Two of them, Nhan and Chop Chai Mountains, offer panoramic views of the province, which lies between Cu Mong Pass to the north and Ca Pass to the south, and its capital of Tuy Hoa.
Nhan (swallow) Mountain on the northern bank of the Da Rang River in Tuy Hoa is also called Bao Thap (precious tower) or Thap Dinh (palace tower) because of the Cham tower on its peak. The mountain and its tower have become the very symbol of Phu Yen, and the Ministry of Culture and Information has recognized the Nhan Tower as a National Vestige of the Art and Construction. The 64m high mountain overlooks Tuy Hoa, Binh Ngoc Flower Village, Da Bia Mountain, and Da Rang River and the two bridges, the longest in the central region, that cross it.
The Nhan Tower on top was built some 700 years ago and is considered as the only architectural work of the Cham people in Phu Yen. The 25m high brick tower consists of four stories, with each side of the foundation measuring 11m, less toward the top. Standing on the top is a stone linga worshipped as a symbol of the god Shiva, one of the principal Hindu deities.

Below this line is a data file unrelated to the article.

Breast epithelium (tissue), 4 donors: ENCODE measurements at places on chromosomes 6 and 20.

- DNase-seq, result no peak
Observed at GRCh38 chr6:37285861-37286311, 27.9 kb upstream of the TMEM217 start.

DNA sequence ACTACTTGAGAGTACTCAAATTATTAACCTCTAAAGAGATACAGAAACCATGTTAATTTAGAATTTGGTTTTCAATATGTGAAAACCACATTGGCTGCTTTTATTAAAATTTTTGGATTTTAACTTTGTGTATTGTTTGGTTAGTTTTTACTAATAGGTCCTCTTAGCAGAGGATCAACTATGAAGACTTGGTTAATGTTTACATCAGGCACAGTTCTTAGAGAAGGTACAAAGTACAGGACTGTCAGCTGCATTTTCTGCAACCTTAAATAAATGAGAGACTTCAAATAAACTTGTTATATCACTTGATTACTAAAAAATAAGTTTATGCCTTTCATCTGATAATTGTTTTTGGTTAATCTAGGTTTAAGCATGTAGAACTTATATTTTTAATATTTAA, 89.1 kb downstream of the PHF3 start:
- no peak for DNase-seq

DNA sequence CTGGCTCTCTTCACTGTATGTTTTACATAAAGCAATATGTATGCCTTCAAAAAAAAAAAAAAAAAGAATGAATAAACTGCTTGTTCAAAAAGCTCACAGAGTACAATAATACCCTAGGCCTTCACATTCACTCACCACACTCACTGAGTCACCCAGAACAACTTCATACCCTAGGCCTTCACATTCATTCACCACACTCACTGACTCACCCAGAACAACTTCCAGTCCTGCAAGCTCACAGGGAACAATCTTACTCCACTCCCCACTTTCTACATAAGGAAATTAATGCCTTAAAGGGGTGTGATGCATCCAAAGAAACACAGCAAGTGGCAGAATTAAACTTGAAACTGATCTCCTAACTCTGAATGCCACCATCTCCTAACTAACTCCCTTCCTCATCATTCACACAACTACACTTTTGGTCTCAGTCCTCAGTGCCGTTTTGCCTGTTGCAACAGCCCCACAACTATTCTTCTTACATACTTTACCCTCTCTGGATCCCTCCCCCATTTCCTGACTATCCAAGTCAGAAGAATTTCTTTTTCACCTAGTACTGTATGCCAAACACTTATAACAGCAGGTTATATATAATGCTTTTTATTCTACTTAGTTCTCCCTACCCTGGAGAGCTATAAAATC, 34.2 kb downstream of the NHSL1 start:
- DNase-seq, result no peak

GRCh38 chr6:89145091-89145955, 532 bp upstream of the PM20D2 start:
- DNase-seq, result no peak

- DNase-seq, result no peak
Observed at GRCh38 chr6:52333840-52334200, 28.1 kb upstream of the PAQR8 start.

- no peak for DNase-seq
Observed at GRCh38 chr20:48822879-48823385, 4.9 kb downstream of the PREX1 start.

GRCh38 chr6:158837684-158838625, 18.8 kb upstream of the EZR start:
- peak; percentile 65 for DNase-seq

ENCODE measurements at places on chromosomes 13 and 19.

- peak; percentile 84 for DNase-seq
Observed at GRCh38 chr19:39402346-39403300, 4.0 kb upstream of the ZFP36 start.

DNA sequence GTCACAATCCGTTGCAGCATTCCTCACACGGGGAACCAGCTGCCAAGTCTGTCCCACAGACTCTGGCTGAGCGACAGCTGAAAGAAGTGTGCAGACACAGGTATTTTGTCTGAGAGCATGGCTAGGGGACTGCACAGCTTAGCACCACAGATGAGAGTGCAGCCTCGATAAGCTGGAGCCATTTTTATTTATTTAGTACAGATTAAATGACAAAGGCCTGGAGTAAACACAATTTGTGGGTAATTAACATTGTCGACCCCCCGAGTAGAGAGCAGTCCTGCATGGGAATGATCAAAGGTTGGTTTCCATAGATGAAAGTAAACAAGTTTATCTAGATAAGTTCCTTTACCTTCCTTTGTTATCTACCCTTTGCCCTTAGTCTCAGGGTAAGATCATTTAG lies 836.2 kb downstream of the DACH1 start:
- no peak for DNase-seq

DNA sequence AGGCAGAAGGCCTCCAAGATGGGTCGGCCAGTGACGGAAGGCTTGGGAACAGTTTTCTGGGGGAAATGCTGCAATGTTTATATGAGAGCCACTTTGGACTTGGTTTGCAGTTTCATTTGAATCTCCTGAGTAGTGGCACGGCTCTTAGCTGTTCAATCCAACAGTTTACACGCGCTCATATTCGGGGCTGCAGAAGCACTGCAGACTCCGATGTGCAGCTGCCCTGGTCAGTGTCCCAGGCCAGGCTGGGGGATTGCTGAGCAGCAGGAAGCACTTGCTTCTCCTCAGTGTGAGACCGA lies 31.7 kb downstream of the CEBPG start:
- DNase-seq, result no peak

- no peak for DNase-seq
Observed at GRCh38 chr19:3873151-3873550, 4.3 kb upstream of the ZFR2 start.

Rivalling Nhan Mountain’s popularity is Chop Chai Mountain, whose name can be roughly translated as the top of fishing net because its shape recalls the top end of a net when it is thrown into the water. Located to the west of National Highway 1A, 4km north of Tuy Hoa, Chop Chai Mountain in Binh Kien Commune is also called Nuu Son (Handle Mountain).
Clouds usually cover the imposing, 391m high mountain’s peak. Thus, locals consider it, as well as the 706m Da Bia Mountain, as a weather forecast station that signals whether the sun will shine or rain will fall.
Besides enjoying the view from Chop Chai Mountain’s peak, visitors can make excursions to Trai Thuy, or Hang Doi (Bat Cave), and pagodas on the sides of the mountain, such as Hoa Son, Minh Son, Khanh Son and Bao Lam. The four pagodas look upon a 1.2ha area called Lien Tri Luc Nguyet (the moon bathing in a lotus pond) in the valley.
Courtesy: Ba Tours